4118 — A Cohort Study Examining Social Determinants of Health and Disruptions to Chronic Pain Care During the COVID-19 Pandemic
Lead/Presenter: Jessica Chen,
COIN - Seattle/Denver
All Authors: Chen JA (Seattle-Denver COIN, University of Washington), Chen HYP (Seattle-Denver COIN, Denver, CO) Williams EC (Seattle-Denver COIN, University of Washington, Seattle, WA) Zeliadt SB (Seattle-Denver COIN, University of Washington, Seattle, WA) Carey EP (Seattle-Denver COIN, University of Colorado, Denver, CO)
Manifestations of social disadvantage, including economic hardship, housing instability, and neighborhood deprivation, are disproportionately experienced by persons with minoritized racial and ethnic identities due to historical and present structural racism and discrimination. One of three Veterans receiving primary care in the Veterans Health Administration have disabling chronic pain, a condition requiring continuity of care that is differentially treated across racialized groups. The COVID-19 pandemic disrupted care for all chronic conditions, but some patient populations may be more vulnerable to disrupted care than others. Social determinants of health influenced access to care in the U.S. during the pandemic, but it is unknown whether pain care was differentially interrupted across patient subgroups. We examine whether receipt of outpatient pain care varied by race and ethnicity and measures of social disadvantage.
In this retrospective national cohort study, we used the VA Corporate Data Warehouse to identify patients with chronic pain (via ICD diagnoses) who were seen in primary care pre-COVID (3/1/18â€“2/28-19) and in the year prior to COVID (3/1/19â€“2/29/20). We used unadjusted bivariate quasi-Poisson regressions to test associations between patient characteristics (race/ethnicity and three facets of social disadvantage based on health record documentation) and receipt of pain care (in-person, telephone, or video telehealth) during a 6-month follow-up (5/1/19-11/1/19 for pre-COVID, 5/1/20-11/1/20 for COVID-era). We report unadjusted models to report true prevalence and group differences.
While nationally there was a 23% decrease in VA outpatient pain care during the early months of the pandemic, not all patients were impacted equally. Pre-COVID, Black veterans were less likely to receive pain care relative to White veterans (RR = 0.95 [0.93, 0.97]), and this gap only increased during the pandemic (RR = 0.85 [0.83, 0.88]). Asian veterans, who did not differ from White veterans in pain care utilization pre-COVID (RR = 1.05 [0.95, 1.16]), were less likely than White veterans to receive pain care during the pandemic (RR = 0.87 [0.79, 0.96]). In both time periods, veterans with greater social disadvantage were more likely to receive pain care than those without these social stressors (documented economic hardship, RR = 1.52 [1.44, 1.59] pre-COVID, RR = 1.49 [1.41, 1.56] COVID-era; housing instability, RR = 1.32 [1.27, 1.37] pre-COVID, RR = 1.30 [1.26, 1.35] COVID-era; greater neighborhood disadvantage, least vs. most advantaged group, RR = 1.29 [1.25, 1.34] pre-COVID, RR = 1.27 [1.23, 1.31]).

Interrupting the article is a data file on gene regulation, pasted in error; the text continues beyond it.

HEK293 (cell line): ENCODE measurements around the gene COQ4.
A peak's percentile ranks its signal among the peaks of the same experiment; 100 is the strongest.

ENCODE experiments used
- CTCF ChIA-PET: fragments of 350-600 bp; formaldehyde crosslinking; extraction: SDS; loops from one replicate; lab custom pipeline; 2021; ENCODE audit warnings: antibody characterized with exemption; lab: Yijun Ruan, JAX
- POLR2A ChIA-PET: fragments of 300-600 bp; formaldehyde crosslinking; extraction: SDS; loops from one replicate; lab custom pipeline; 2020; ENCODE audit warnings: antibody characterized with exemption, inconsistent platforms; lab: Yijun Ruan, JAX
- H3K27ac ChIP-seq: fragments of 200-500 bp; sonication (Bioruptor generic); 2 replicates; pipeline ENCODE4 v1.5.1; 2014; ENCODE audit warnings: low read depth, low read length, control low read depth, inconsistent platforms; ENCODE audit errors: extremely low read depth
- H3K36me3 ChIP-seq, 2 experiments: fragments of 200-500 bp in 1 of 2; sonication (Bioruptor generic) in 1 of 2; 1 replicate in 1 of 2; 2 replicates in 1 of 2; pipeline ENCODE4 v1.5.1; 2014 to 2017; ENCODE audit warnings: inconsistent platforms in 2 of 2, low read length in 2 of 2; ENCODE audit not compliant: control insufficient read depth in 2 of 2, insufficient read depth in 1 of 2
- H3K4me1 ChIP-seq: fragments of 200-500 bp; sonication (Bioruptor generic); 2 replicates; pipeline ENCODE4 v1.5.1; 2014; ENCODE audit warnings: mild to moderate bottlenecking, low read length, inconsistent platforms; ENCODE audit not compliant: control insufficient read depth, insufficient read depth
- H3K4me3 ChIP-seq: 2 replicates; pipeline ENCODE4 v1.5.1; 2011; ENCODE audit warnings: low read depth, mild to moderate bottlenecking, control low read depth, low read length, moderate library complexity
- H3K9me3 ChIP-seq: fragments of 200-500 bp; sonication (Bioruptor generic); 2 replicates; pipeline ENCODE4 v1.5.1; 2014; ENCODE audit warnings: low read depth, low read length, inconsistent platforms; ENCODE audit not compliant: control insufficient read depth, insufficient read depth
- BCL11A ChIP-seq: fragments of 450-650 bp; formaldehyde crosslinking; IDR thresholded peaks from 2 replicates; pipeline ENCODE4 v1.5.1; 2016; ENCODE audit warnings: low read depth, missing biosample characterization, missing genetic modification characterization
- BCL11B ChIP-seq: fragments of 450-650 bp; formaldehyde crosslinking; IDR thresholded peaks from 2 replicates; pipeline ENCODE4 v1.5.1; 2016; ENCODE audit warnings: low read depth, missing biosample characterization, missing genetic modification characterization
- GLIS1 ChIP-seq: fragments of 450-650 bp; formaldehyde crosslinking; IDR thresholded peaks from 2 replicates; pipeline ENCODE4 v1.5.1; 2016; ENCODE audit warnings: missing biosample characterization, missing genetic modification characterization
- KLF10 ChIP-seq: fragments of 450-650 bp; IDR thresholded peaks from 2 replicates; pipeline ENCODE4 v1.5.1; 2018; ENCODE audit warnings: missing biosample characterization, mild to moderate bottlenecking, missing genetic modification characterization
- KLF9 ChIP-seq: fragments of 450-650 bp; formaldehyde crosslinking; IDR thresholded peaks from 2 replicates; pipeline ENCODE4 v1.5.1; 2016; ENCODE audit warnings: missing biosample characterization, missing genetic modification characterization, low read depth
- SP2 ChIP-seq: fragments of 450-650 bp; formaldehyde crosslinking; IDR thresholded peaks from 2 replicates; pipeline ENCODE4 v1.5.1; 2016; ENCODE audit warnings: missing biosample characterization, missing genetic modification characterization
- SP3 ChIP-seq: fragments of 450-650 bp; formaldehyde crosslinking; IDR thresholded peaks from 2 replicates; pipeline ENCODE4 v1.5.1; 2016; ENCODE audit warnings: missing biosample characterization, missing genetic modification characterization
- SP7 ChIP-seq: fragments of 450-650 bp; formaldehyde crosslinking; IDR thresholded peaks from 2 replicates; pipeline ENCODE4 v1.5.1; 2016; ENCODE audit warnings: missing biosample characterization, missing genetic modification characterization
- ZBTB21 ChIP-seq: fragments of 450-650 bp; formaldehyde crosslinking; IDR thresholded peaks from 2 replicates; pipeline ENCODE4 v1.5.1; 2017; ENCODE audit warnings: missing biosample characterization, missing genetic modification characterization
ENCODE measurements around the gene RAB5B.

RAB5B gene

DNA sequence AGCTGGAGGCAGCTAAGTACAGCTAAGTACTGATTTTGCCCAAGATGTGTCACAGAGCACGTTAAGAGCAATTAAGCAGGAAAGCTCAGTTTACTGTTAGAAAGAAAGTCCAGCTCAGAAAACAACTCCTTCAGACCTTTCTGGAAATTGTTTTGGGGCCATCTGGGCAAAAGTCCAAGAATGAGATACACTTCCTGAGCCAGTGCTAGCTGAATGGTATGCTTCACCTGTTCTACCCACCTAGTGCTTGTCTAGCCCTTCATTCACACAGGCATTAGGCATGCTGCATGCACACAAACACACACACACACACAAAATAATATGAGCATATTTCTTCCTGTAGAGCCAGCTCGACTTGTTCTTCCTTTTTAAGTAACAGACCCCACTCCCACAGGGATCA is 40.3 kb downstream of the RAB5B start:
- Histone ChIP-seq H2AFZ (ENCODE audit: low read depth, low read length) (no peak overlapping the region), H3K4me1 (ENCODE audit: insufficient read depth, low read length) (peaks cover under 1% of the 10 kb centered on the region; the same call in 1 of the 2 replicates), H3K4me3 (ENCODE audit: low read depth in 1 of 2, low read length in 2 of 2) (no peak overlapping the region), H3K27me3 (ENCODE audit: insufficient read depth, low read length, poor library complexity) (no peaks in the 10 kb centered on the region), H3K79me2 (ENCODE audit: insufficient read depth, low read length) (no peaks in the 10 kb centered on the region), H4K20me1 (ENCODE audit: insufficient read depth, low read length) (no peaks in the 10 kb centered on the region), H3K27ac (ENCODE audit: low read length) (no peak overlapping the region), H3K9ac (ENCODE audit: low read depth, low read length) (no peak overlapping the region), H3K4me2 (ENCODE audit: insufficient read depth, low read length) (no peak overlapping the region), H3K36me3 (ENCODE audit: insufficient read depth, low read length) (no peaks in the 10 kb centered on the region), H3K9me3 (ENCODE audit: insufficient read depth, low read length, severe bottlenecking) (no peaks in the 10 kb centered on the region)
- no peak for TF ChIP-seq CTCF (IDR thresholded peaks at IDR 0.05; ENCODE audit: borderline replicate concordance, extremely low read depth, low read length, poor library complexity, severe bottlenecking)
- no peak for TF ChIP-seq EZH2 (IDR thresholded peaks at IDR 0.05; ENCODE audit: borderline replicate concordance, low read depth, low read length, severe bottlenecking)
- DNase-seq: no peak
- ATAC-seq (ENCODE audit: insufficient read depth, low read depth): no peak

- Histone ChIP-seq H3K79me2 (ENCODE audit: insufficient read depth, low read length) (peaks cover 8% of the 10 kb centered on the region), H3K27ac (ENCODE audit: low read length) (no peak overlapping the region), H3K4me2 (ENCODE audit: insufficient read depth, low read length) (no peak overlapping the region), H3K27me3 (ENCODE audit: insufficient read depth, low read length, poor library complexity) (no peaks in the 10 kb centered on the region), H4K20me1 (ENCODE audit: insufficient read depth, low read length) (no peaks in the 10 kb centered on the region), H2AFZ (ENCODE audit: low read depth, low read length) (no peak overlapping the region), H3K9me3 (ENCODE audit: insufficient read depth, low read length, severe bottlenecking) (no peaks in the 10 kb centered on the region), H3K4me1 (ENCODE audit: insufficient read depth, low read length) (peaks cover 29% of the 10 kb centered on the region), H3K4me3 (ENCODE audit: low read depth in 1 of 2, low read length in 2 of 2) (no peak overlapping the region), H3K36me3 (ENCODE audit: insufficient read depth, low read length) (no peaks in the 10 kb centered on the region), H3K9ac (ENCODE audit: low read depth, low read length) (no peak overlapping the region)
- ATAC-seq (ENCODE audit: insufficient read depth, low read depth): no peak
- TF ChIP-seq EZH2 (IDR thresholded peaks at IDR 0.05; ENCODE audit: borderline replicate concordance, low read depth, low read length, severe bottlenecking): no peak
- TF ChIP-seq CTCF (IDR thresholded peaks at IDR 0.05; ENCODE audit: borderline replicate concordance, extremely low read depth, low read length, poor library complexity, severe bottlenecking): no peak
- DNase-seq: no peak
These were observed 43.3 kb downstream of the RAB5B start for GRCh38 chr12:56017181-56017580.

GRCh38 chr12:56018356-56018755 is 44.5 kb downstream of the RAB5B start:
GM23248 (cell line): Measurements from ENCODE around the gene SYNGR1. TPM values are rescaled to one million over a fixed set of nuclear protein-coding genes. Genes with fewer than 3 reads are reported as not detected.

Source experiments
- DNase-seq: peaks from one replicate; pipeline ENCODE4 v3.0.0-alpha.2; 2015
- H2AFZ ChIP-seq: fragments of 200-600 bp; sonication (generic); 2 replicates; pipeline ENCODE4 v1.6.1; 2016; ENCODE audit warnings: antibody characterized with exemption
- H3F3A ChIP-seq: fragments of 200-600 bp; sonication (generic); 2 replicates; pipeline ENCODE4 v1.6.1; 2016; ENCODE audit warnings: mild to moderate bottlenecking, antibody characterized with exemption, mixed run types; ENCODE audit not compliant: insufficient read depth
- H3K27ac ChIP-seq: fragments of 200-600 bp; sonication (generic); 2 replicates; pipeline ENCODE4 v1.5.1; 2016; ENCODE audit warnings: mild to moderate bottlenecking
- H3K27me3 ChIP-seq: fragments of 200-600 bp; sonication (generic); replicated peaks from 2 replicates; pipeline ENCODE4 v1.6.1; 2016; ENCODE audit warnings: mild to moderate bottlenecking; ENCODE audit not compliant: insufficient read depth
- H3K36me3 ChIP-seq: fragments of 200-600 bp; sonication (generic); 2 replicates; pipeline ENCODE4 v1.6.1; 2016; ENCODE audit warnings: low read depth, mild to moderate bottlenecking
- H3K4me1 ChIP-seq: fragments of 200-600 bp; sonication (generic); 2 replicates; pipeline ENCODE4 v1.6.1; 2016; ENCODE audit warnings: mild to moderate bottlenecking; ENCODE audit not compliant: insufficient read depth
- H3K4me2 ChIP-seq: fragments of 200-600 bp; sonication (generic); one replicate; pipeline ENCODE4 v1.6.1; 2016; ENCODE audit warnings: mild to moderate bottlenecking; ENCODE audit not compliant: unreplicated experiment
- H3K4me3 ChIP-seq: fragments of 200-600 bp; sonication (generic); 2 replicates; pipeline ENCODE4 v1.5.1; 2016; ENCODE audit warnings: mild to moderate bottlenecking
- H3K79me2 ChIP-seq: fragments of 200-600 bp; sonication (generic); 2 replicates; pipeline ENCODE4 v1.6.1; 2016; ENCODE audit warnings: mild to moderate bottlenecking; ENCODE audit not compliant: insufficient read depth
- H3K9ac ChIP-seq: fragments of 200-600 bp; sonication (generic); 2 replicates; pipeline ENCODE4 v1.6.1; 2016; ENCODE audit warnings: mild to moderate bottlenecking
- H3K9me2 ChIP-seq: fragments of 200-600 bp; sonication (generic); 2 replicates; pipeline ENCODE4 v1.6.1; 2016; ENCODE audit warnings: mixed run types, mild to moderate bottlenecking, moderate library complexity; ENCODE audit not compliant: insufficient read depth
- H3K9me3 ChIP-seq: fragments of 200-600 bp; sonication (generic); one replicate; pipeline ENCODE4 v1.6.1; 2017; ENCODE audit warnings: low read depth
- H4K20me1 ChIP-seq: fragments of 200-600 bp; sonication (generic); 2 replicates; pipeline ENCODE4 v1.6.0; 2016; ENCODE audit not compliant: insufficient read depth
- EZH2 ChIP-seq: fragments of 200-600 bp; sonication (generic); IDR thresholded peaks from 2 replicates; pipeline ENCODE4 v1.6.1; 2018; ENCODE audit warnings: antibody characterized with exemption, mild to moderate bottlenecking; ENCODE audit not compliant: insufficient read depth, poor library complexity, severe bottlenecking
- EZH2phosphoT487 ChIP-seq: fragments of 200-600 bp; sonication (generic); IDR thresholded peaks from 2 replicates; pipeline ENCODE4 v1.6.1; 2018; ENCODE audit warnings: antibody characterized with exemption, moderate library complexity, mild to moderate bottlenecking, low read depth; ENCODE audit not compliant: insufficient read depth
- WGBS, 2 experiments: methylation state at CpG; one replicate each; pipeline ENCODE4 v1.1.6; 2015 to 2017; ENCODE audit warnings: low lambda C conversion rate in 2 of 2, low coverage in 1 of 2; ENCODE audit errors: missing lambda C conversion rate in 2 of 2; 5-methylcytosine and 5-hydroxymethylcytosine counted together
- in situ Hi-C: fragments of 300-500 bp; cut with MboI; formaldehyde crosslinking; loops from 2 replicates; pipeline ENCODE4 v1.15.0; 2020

There was a concerning and widening Black-White racial disparity consistent with an extensive literature documenting under-receipt of pain care for Black patients, as well as evidence of an emergent Asian-White racial disparity during the pandemic. Additional work must be done to improve pain care outcomes for Black veterans. Surprisingly, measures of social disadvantage were positively associated with receipt of pain care, both before and during the pandemic. One possibility is that those with the greatest disadvantage rely most heavily on VA for their healthcare needs.
The study findings are reassuring that VA patients with chronic pain who experience economic hardship, housing instability, and neighborhood deprivation are not receiving VA pain care at lower rates than their more advantaged counterparts.